Oxford COVID-19 vaccine shows strong promise in healthy older people

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In a new study, researchers found that the UK’s vaccine against COVID-19 shows similar safety and immunogenicity results in healthy older adults (aged 56 years and over) to those seen in adults aged 18-55 years.

The phase 2 trial finds that the vaccine causes few side effects, and induces immune responses in both parts of the immune system in all age groups and at low and standard dose – provoking a T cell response within 14 days of the first dose of vaccination, and an antibody response within 28 days of the booster dose of vaccination.

Phase 3 trials are ongoing to confirm these results – as well as how effective the vaccine is in protecting against infection with SARS-CoV-2 – in a broader range of people, including older adults with underlying health conditions.

The research was conducted by a team at the University of Oxford, UK.

Immune responses from vaccines are often lessened in older adults because the immune system gradually deteriorates with age, which also leaves older adults more susceptible to infections.

As a result, it is crucial that COVID-19 vaccines are tested in this group who is also a priority group for immunization.

The robust antibody and T-cell responses were seen in older people in this study are encouraging. The populations at greatest risk of serious COVID-19 disease include people with existing health conditions and older adults.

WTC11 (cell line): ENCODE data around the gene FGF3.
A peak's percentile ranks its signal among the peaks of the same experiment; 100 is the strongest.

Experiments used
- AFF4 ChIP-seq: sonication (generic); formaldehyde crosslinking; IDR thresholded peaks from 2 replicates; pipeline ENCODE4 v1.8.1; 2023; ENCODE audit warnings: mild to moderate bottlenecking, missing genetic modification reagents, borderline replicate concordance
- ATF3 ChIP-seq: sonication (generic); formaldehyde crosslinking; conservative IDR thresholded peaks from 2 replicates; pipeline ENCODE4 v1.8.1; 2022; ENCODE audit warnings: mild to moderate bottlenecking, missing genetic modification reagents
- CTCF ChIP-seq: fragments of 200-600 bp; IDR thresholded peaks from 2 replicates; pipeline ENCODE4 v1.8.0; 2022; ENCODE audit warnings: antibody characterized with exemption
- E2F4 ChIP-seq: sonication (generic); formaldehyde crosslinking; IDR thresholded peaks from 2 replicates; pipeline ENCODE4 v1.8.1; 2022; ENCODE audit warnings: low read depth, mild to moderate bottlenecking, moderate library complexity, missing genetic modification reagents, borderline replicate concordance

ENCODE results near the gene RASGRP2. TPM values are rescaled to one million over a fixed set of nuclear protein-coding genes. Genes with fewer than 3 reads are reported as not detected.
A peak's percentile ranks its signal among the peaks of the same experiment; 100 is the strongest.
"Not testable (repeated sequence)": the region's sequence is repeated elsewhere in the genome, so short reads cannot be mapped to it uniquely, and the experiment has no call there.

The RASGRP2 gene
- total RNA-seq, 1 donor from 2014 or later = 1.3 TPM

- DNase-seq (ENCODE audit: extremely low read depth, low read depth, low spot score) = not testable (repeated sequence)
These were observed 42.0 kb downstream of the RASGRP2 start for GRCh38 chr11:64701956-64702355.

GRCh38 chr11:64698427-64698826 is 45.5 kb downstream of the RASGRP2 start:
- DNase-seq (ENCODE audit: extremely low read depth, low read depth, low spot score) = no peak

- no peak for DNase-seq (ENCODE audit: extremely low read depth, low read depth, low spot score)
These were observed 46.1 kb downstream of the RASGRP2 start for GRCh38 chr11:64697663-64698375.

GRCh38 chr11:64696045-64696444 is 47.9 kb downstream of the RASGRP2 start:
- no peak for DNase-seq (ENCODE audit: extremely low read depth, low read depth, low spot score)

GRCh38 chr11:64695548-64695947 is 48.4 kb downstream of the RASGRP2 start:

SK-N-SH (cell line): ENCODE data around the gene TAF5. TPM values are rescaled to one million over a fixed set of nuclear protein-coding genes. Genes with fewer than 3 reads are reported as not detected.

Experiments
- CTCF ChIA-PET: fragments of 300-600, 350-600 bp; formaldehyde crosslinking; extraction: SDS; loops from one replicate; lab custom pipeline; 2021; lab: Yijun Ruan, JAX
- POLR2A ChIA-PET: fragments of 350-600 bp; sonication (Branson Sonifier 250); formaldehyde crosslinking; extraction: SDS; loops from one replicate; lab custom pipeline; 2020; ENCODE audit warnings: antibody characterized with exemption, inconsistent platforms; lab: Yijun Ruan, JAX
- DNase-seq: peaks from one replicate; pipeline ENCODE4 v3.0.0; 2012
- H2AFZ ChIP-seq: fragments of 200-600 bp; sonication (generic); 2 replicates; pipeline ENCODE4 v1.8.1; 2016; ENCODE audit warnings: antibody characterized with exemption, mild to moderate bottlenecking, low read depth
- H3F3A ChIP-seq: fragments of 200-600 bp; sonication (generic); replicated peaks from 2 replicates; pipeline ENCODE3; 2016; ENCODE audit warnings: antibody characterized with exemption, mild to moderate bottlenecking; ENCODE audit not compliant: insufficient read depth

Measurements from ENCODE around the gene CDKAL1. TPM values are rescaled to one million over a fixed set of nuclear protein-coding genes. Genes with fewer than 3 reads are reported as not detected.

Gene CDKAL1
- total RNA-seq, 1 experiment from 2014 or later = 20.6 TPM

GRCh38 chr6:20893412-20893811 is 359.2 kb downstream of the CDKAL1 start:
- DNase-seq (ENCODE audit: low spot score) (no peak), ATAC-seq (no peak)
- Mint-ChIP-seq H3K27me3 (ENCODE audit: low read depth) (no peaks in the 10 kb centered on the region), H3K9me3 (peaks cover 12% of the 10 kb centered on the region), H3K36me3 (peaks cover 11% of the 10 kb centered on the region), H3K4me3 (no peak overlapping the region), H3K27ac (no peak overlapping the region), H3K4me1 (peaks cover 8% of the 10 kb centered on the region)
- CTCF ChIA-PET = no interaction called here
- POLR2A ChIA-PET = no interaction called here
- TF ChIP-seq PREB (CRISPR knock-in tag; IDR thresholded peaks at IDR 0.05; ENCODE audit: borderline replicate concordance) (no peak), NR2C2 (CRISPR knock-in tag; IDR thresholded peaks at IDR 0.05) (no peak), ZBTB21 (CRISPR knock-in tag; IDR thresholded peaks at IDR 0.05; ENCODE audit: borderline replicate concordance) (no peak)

The scientists hope that this means our vaccine will help to protect some of the most vulnerable people in society, but further research will be needed before we can be sure.

The new study is the fifth published clinical trial of a vaccine against SARS-CoV-2 tested in an older adult population.

Other COVID-19 vaccines have also been shown to generate immune responses in older adults, but it can be difficult to compare results between different studies.

One study has shown similar immune responses in young and old adults (Moderna mRNA vaccine), while other trials have suggested lower measured responses in older adults, compared to younger adults receiving the same vaccine.

One author of the study is Professor Andrew Pollard.

The study is published in The Lancet.

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